ex-Google Japan President Starts A New Company Alex

Koichiro Tsujino, who served as Google Japan’s president, which was an exceptional position in Google, resigned this April, has just begun his new venture, Alex [J].
On the Alex’s board member, there is an interesting name, ex-Sony CEO Nobuyuki Idei (cf. Forbes). Tsujino led VAIO and other products in Sony before Google.

On the new company site, Tsujino tells [J],

Alex Corporation is established to provide new value from Japan to the world. There are prominent human resources, ideas, concepts, design, technologies, products, culture and habits in Japan. It is huge loss for all human beings that those excellent things are only available domestically. Our mission is to produce those great Japanese assets as a global business, by fully utilizing benefits coming from the Internet.

It is hard to see what business they are going to do from the site, but they use words like “tangible device”, “deliver Japanese great ideas and culture to the world” and “cloud”.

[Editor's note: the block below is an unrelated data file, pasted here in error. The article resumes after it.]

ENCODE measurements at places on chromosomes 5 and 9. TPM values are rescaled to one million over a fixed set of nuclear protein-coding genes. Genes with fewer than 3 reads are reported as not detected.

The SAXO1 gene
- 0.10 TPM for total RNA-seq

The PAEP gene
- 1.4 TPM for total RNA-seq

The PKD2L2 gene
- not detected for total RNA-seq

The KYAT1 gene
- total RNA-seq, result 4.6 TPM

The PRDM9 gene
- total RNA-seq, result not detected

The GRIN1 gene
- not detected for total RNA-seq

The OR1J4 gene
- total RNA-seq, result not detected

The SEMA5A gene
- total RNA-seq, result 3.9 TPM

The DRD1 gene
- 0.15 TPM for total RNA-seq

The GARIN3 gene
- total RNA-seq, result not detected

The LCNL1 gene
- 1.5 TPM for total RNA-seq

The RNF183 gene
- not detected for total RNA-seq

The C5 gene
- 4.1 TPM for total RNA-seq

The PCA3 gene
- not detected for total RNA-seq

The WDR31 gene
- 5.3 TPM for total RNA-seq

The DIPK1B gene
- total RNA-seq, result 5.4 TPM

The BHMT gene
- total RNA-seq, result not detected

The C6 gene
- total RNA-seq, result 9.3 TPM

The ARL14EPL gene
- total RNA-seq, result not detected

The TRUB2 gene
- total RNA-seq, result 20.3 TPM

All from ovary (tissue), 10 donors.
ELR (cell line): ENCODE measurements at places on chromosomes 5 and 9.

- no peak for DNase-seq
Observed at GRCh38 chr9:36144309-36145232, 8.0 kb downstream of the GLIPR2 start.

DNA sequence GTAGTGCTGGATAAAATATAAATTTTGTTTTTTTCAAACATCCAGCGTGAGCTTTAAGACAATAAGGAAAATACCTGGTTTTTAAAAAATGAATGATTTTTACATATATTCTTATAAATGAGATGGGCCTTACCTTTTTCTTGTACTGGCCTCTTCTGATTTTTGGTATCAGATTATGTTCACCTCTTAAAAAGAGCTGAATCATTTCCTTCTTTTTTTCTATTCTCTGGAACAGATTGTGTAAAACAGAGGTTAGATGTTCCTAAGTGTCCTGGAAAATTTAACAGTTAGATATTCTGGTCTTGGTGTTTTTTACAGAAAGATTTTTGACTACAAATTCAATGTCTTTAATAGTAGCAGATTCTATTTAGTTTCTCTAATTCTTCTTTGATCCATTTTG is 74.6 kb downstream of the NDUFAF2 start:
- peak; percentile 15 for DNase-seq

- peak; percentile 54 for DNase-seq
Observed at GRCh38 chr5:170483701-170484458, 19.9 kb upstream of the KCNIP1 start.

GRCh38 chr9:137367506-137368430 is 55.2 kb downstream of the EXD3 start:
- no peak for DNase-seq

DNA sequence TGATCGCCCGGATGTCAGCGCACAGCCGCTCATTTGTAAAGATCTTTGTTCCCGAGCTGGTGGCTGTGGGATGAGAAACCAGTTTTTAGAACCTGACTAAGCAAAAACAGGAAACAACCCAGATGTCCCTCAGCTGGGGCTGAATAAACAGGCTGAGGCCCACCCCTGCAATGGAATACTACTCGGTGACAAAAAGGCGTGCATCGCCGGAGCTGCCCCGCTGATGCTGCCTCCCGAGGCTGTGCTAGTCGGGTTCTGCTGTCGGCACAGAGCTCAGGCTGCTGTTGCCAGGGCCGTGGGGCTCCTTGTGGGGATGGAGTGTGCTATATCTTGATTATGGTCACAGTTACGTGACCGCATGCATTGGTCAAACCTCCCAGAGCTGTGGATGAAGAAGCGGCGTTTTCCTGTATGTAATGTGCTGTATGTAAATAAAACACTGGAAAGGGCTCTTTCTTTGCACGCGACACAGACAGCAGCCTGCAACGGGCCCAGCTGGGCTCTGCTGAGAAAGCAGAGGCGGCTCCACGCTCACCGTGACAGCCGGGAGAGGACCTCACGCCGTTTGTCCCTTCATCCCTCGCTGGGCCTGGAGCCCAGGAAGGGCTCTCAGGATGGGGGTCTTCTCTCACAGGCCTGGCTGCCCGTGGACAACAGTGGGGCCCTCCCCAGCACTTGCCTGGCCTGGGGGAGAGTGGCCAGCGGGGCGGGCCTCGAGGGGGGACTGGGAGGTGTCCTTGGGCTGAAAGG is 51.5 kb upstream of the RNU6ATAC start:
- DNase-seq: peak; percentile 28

The book “Sony Taught Me Everything Needed For Working At Google”


“Gu-guru de Hitsuyou na Koto ha, Min’na Sonny ga Oshie te kure ta” is a new book authored by Tsujino, published last week November 22nd. According to Amazon’s description, he retrospects his 22 years in Sony and 3 years in Google on the book.
The book is hitting stores and Tsujino showed [J] that it is ranked at the second most sold business book in a certain bookstore, just after the all-year bestseller “What if the Female Manager of a High-School Baseball Team read Drucker’s ‘Management’” (see Economist if you feels WTF).
via @digitalbear’s tweet


  1. like the idea of aiming to provide value from Japan to the world, but why the website is not available in English?

  2. Good point. From that, It is likely that their initial staff are all Japanese or Japanese capable, and plans to hire, cooperate, sell in Japanese in Japan at first.
    Tsujino himself should be able to handle English greatly, because English ability was the primary requirement by Google in its early days in Japan.

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